On Saturday, the Ministry of Finance and Industry issued a Press Note 3 wherein it informed that Foreign Direct Investment (FDI) from countries that share a border with India will only be allowed after Government approval.
The new rules imply that government approval will also be required for the transfer of ownership of any existing or future investment in India. The amendment to the extant FDI policy has been made in light of the opportunistic investments and acquisitions by Chinese firms.
As per the new amendment, FDI investments into Indian companies from the neighbouring countries will now require a nod from the government. This will be applicable to all countries that share a land border with India, which includes China.
The amendment states, “A non-resident entity can invest in India, subject to the FDI Policy except in those sectors/activities which are prohibited. However, an entity of a country, which shares land border with India or where the beneficial owner of an investment into India is situated in or is a citizen of any such country, can invest only under the Government route.” Although the amendment is applicable for all countries that share land border with India, it is seen as mainly targeting China, as Chinese companies have started a buying spree across the globe amid the Coronavirus crisis.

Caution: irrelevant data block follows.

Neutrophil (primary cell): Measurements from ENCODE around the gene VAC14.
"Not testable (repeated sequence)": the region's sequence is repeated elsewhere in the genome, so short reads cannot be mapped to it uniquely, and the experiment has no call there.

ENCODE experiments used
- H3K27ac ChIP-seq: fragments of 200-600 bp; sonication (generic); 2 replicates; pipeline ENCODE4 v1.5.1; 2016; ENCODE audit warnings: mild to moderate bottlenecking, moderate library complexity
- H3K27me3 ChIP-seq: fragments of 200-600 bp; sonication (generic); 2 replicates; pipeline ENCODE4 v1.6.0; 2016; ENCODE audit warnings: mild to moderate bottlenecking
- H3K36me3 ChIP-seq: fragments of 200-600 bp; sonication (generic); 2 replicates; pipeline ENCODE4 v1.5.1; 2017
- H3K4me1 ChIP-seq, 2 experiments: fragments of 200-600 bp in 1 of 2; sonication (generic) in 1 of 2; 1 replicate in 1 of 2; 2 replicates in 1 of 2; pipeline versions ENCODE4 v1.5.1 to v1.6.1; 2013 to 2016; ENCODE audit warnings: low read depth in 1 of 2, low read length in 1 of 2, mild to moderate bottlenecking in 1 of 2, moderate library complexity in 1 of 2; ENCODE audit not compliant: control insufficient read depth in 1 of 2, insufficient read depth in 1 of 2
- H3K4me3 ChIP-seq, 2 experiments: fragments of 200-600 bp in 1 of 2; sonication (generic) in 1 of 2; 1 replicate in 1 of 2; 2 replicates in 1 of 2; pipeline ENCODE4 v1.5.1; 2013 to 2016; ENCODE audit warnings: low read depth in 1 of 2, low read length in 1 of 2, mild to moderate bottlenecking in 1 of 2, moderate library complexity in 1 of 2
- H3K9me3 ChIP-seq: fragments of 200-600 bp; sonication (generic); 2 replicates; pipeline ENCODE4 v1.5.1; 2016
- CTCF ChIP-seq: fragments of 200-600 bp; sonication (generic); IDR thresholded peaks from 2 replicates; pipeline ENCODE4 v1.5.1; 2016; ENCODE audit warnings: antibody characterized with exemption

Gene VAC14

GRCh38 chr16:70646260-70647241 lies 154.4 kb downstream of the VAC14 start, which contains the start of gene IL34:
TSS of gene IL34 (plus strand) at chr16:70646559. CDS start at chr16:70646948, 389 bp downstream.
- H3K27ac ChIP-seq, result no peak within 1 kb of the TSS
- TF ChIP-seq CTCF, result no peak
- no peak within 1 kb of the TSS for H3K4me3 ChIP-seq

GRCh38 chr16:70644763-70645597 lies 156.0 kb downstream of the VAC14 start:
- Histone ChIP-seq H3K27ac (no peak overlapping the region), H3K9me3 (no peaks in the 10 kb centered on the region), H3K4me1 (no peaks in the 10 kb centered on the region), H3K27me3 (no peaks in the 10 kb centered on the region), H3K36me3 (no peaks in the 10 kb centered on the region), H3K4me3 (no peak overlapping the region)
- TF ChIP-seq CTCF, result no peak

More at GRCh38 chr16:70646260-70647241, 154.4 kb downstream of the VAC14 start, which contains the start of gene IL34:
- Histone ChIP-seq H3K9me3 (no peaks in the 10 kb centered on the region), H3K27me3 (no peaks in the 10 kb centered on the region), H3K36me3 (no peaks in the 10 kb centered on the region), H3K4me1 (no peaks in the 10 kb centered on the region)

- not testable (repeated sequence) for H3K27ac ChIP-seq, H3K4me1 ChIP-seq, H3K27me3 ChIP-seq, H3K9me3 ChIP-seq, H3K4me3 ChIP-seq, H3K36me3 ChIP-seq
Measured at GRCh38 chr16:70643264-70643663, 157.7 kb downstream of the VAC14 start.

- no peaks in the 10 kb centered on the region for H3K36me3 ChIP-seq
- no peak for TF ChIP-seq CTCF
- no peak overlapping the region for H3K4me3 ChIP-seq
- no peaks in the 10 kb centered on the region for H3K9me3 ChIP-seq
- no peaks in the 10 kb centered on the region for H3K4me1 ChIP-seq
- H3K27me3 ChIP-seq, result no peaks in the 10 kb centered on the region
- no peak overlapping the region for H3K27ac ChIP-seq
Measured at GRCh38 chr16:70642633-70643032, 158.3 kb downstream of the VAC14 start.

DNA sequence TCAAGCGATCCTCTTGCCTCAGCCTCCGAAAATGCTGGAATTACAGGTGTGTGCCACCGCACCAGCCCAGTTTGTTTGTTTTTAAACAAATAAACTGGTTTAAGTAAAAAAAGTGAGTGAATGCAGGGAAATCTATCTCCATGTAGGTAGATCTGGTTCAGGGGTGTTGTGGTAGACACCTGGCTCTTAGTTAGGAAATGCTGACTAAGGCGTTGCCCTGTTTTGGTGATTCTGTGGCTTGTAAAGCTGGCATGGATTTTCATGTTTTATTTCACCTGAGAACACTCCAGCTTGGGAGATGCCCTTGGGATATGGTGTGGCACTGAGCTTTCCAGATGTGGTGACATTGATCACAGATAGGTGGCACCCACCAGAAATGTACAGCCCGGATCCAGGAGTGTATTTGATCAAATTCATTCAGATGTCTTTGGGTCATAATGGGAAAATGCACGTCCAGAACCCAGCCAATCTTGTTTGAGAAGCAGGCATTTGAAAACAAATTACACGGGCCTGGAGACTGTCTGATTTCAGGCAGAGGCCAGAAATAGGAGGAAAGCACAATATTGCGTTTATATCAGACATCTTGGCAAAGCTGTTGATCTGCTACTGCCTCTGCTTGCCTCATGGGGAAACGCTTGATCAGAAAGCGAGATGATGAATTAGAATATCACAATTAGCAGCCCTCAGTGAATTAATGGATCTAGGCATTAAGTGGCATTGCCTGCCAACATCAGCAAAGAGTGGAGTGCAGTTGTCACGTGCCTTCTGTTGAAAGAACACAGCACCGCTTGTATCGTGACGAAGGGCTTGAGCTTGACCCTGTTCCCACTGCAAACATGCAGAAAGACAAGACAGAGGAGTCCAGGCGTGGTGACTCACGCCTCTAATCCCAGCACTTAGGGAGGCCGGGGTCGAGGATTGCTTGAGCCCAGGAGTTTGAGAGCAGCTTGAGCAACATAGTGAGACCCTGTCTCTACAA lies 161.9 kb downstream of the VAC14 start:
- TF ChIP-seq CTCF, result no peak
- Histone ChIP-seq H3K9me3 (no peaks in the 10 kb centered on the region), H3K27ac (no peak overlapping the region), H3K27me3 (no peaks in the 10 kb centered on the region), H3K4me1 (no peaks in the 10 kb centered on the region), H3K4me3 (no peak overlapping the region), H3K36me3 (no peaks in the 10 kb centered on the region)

Earlier, investment from China was permitted through the automatic except for certain sectors such as Telecom, Defence etc. It is important to mention that China had invested in several Indian startups such as PayTM and Flipkart in the past. Interestingly, 16 Chinese Foreign Portfolio Investments (FPI) of $1.1 billion are registered in India. As of December 2019, historical investments from China stand at $2.3 billion.
Scrutiny of Chinese Investment Tightened
The market regulator Securities and Exchange Board of India (SEBI) has also issued fresh communication to custodians seeking details of investments specifically coming from China or through China into Indian stock markets. According to the reports, the SEBI has asked custodian banks to disclose details of ‘ultimate beneficial owners’ of foreign portfolio investors (FPIs) based in China and Hong Kong.
The communication to custodians said, “Urgently provide a list of FPIs whose beneficial owner is from China and list of FPIs whose beneficial owner is from Hong Kong.” SEBI’s initial intent was to increase checks of only new FPIs coming from China and other neighbours of India. With Chinese investments entering into Indian markets, the SEBI is now cautioned and has now changed its focus to existing investments as well.
The direction issued by SEBI to custodians came as an immediate reaction to People’s Bank of China (PBOC) buying a little above 1% stakes in HDFC. The People’s Bank of China (PBoC) purchased 1.75 crore shares of HDFC. HDFC is one of India’s leading housing finance company and traditionally considered as one of the blue-chip stocks by most institutional investors.